I know, you’re older now. You’re starting to notice things that you never noticed before. Like the differences between Costco and Wal-Mart, differences that suddenly seem so … intriguing. Exciting. You suddenly want to explore those feelings, maybe post a few GIFs to Facebook. You hear other kids talking, and suddenly you wonder about this whole new world of labor relations that you never even knew existed.
I want you to know that what you’re feeling is completely normal. Efficiency wages — that’s the scientific term, and we’re going to use scientific terms, not that dirty talk about scabs and exploiters that you hear in the locker room — are very exciting. It’s only natural that you want to explore. Now, stop tittering. I said “explore,” not “exploit.”
But you need to explore safely. You can’t just plunge straight into advocating a $15-an-hour minimum wage; you need to know all the facts so you can make sound, educated decisions about your labor-policy activism. So let’s talk about efficiency wages and how they work.
When an employer loves his workers … OK, never mind. Straight to the real talk.
As they used to say, “read the whole thing“.
September 28, 2014
At The Diplomat, Mohamed Zeeshan talks about India’s self-imposed disadvantages in manufacturing both for domestic and export consumption:
Indian Prime Minister Narendra Modi’s maiden Independence Day speech was laced with inspiring rhetoric. But of the many things he said, the one slogan that inevitably caught public attention was this: “Come, make in India!” With those words, Modi was trying to make the case for turning India into the world’s next great manufacturing hub. Understandably, the Indian populace was thrilled.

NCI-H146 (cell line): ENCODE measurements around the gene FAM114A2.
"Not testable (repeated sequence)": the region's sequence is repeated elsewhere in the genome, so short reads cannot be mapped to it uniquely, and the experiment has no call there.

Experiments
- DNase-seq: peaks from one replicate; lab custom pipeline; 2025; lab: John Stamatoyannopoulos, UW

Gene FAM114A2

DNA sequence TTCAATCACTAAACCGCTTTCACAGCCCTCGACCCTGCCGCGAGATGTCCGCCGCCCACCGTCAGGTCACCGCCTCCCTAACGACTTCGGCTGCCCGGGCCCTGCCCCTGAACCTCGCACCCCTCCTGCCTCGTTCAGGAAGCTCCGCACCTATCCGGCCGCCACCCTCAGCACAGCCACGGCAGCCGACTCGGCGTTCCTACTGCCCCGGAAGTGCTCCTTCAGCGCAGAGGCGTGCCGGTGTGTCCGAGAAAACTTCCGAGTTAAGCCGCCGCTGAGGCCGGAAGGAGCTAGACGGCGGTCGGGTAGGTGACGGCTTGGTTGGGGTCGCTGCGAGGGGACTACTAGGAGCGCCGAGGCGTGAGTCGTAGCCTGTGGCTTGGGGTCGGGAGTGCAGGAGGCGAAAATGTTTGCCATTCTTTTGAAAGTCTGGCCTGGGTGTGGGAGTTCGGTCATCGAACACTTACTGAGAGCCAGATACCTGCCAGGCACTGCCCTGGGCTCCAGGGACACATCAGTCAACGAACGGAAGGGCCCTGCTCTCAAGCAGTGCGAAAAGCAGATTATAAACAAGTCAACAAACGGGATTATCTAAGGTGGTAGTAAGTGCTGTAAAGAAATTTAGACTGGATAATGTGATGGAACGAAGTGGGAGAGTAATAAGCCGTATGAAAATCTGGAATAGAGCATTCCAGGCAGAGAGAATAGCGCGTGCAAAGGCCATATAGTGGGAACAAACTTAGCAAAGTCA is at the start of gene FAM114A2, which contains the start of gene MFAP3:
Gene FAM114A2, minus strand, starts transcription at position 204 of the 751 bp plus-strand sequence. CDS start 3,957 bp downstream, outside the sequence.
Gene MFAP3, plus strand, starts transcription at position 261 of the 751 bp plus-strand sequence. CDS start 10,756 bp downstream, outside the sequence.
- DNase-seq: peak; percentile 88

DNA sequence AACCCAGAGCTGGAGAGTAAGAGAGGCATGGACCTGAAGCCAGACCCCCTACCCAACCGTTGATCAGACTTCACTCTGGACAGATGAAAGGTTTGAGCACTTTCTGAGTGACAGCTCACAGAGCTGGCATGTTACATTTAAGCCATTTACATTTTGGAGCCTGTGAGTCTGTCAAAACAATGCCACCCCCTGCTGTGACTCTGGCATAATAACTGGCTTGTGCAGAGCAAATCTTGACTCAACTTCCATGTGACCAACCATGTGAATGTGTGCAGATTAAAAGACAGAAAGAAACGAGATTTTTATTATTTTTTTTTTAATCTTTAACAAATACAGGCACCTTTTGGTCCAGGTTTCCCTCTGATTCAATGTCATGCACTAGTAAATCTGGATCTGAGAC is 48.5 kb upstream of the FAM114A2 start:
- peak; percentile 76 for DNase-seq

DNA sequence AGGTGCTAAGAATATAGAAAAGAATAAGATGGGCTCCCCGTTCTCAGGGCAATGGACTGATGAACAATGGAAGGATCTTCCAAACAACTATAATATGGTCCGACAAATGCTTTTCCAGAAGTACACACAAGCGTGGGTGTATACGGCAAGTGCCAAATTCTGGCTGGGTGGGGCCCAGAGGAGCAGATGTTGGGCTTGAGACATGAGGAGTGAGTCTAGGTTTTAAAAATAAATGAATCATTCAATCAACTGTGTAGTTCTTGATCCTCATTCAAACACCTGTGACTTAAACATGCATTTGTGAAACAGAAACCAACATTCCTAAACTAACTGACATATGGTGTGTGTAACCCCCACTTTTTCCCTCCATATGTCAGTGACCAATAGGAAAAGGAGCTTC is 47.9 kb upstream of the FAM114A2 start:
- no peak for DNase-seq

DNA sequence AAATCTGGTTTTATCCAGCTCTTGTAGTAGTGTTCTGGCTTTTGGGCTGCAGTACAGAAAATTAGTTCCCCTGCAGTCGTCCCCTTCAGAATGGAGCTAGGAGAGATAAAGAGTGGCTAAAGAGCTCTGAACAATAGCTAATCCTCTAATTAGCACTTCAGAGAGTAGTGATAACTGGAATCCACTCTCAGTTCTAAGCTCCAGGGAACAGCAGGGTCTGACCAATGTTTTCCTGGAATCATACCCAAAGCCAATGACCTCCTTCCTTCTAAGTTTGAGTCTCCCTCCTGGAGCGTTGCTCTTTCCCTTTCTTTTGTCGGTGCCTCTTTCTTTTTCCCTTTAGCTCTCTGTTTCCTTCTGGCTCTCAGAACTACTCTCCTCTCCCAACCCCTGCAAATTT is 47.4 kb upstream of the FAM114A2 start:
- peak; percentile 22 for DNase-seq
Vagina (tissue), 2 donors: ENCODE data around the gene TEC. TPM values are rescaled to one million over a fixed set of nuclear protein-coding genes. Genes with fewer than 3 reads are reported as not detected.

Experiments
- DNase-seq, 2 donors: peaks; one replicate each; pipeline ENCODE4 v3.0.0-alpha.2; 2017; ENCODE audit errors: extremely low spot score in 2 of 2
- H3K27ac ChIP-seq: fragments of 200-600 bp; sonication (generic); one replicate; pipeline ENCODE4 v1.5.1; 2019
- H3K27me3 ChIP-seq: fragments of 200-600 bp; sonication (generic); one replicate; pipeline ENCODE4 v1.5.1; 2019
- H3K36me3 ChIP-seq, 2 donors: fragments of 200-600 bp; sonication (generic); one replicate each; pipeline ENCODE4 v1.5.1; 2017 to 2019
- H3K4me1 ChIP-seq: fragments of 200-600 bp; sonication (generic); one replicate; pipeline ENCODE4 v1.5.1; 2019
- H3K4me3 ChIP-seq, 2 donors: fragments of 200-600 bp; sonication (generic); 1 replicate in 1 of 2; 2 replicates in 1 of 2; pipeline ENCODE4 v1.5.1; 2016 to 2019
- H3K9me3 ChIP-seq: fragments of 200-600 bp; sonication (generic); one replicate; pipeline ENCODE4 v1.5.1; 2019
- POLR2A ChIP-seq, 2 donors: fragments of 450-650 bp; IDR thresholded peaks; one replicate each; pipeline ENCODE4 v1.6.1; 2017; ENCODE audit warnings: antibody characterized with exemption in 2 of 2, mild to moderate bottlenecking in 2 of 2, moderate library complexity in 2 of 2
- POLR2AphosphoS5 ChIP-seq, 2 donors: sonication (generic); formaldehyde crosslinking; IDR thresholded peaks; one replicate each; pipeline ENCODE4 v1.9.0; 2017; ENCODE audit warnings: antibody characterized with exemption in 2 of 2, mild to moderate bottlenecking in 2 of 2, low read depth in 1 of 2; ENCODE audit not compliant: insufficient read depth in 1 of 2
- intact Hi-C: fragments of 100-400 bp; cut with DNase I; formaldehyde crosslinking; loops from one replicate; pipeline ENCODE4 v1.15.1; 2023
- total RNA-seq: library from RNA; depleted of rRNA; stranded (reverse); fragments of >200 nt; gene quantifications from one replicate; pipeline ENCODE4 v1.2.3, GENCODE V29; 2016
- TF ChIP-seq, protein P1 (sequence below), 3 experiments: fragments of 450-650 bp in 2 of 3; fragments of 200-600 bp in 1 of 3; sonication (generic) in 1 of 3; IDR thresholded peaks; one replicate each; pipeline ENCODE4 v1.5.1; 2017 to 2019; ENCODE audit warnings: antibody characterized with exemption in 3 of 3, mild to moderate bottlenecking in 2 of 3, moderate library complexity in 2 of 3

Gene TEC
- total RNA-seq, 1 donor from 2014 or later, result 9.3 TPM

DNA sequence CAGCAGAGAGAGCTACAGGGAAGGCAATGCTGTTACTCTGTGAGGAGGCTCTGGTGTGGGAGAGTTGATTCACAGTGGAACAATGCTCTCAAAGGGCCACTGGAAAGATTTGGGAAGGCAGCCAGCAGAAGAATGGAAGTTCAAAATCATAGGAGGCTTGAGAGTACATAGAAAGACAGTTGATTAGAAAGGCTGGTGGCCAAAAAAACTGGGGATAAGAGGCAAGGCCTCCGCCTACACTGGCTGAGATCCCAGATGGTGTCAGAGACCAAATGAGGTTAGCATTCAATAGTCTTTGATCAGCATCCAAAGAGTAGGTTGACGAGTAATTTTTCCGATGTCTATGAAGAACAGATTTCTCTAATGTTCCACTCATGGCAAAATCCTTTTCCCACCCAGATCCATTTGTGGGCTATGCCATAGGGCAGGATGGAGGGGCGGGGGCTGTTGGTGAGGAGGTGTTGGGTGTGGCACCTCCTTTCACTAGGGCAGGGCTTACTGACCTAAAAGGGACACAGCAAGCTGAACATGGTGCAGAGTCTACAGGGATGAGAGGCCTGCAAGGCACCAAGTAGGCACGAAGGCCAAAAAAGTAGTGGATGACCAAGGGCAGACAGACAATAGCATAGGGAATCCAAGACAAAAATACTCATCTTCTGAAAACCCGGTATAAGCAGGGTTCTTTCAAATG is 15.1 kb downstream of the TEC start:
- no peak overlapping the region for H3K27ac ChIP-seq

India is one of the world’s ten largest economies (and is third largest on a purchasing power parity basis), with a total annual output of nearly $2 trillion. As much as 57 percent of this output is produced by a service sector that employs just 28 percent of the population, largely concentrated in urban parts of the country. That is no surprise, because most Indians lack the skills and education to join the more knowledge-intensive service sector. What they need is what successful developing nations all over the world have had ever since the Industrial Revolution: a robust and productive manufacturing sector.
Yet India’s manufacturing sector contributes just 16 percent to the total GDP pie (China’s, by contrast, accounts for almost half of its total economic output). Victor Mallet, writing in the McKinsey book Reimagining India, recently offered an anecdote that was illuminating. “One of India’s largest carmakers recently boasted that it was selling more vehicles than ever and that it was hiring an extra eight hundred workers for its factory,” he wrote, “But the plant employing those workers belongs to the Jaguar Land Rover subsidiary of Tata Motors and is in the English Midlands, not in job-hungry India.”
Mallet goes on to make a point that has been made frequently by Indian economists: The world doesn’t want to “make in India,” because it is simply too painful. There’s bureaucratic red tape, a difficult land acquisition act, troublesome environmental legislation, a shortage of electricity, and a lack of water resources. The only thing India doesn’t seem to lack is labor, but that merely adds to the problem. As Mallet points out in the same essay, aptly titled “Demographic dividend – or disaster?”, “India’s population grew by 181 million in the decade to 2011 – and (despite falling fertility rates) a rise of nearly 50% in the total number of inhabitants is unavoidable.” But the number of jobs being added to feed that population is inadequate.